Originally published by Huntsville Doppler.
There are so very many things we need less of.
We need less judgement from people who’ve never walked in our moccasins. We need less single-use disposable plastic. We need fewer lawyers making decisions and more scientists. We need fewer power-hungry leaders and more reluctant ones.
When I think about what we need more of, I am hard-pressed to think of anything that doesn’t lead back to love.
So my New Year’s resolution is love.
If you’re the type to eschew resolutions, I understand. They set us up for failure, make us feel like we aren’t good enough, and practically guarantee incompletion or even regression. Resolutions suggest we are not whole and complete, but ever-striving works-in-progress. And if that mindset works for you, again, I get it. I believe we are all on a journey to our higher selves, always learning. But do we need to, once a year, revisit the same lessons of insufficiency, insecurity, and scarcity? What exactly did we miss from last year’s attempt?
What about just… love?
My primary work is with women, so I’m excruciatingly familiar with our capacity to exude love. We invite outsiders to our holiday spread, we painstakingly choose or create greeting cards that convey the depth of our appreciation for others, and we give until, well, there isn’t anything left to hand out. For many women, love is an ever outward flowing resource, often not reciprocated to the same degree, often not appreciated, sometimes not even acknowledged.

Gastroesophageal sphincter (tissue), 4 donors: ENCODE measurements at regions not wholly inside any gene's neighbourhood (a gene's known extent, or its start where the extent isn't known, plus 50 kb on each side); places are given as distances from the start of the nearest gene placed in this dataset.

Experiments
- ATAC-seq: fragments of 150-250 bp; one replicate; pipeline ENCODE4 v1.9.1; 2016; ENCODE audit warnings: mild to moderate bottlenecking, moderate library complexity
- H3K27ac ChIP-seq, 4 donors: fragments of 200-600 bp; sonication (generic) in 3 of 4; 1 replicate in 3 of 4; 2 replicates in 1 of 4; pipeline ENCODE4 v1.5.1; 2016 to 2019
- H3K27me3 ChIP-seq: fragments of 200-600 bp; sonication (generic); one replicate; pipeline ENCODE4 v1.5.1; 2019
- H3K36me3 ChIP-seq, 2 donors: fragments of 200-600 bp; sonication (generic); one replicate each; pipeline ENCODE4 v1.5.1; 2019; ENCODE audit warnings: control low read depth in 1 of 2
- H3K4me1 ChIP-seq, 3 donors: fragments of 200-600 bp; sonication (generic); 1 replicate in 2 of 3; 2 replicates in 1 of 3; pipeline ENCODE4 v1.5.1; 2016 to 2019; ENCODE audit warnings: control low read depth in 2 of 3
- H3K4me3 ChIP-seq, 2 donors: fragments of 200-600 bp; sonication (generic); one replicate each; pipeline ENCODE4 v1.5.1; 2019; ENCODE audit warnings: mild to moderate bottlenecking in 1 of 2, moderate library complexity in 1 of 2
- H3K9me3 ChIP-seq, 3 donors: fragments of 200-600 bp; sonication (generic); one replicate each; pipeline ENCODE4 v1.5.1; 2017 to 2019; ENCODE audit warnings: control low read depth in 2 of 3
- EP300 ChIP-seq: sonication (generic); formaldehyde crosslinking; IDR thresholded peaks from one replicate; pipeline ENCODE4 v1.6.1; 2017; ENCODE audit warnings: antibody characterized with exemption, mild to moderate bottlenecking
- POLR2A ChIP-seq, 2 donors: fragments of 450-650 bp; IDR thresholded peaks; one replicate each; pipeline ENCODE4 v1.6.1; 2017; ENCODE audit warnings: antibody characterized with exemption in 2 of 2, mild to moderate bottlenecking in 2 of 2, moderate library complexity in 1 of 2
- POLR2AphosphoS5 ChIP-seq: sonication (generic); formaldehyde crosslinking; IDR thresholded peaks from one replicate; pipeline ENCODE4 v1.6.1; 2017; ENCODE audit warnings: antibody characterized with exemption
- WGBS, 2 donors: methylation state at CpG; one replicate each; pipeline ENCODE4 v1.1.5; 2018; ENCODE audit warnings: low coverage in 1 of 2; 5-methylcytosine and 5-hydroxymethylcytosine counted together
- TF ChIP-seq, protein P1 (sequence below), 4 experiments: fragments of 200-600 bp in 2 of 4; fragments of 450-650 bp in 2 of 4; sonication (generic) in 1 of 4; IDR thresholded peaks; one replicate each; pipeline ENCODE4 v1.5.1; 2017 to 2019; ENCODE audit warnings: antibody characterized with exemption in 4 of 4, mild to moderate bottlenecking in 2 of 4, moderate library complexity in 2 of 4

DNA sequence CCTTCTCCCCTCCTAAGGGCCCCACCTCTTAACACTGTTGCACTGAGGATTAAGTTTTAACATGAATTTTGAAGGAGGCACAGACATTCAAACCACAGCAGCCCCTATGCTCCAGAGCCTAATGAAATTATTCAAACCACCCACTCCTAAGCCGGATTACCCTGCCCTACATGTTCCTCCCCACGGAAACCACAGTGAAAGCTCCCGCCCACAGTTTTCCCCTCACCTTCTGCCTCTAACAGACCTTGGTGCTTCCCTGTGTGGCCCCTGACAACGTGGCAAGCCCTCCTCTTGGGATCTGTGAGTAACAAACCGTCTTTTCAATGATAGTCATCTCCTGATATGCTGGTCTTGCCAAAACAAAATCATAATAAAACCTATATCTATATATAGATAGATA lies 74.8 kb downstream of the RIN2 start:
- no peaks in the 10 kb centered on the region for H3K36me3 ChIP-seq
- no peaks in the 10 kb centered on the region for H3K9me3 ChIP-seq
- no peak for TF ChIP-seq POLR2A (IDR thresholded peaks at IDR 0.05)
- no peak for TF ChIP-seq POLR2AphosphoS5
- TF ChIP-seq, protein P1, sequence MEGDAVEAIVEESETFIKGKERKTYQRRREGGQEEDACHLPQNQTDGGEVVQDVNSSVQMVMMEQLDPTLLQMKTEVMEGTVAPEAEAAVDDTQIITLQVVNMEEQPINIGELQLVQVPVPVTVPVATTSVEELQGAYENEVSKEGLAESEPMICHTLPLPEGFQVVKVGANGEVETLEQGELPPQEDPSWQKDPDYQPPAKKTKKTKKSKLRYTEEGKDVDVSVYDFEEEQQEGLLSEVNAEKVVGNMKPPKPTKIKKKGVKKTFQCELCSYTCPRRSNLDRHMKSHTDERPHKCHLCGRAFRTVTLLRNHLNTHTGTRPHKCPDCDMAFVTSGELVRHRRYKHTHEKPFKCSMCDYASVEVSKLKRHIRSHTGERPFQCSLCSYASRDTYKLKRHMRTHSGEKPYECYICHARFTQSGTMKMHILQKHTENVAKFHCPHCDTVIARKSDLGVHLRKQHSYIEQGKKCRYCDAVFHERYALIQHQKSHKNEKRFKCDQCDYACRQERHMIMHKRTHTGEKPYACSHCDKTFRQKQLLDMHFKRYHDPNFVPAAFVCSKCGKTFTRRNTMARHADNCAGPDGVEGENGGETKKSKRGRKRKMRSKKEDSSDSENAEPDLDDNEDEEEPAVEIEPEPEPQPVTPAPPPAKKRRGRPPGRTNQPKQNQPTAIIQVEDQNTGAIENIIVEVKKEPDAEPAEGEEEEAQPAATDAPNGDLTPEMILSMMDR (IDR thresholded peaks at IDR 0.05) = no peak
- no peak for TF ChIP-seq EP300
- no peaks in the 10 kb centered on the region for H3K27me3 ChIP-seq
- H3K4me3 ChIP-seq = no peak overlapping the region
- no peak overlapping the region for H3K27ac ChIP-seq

When I try to encourage women to practise self-care, they frequently explain that they do—they’ll take a bath or have their favourite food. With a gentle challenge, I explain that this is survival. Good hygiene is part of being healthy—and we need calories to live. Adding bubbles or salted caramel doesn’t make it self-care.
And when you’re in the tub and thinking about the grocery list, or eating your snack alone in your room so your kids don’t beg you to share, that’s not self-care either. It’s another chore, another thing for which to feel guilty. It’s a start, no doubt. But it isn’t love.
Imagine this. You text your partner the grocery list so they can stop at the store before coming home from work, even though you had the day off. You ask your sister, who you helped move house last weekend, if she can watch your kids for an evening. You tell your friend that you just can’t be available for phone time this evening because she needs more energy than you have. And you tell your work that no, you absolutely cannot come in today, even though they’re understaffed, even though someone is sick.
Now you have the groundwork for love. Love for yourself. It takes a major foundation to love yourself, one that is constantly encroached upon. You need support, but more importantly you need to call on those supports. You need space and time, but no one will create that for you. You need to know, beyond question, that you are worthy of love. Other people cannot love us better, cannot love us enough to make up for our deficit. And anyone who told you that self-care or self-love is selfish simply wishes they had created that foundation for themselves.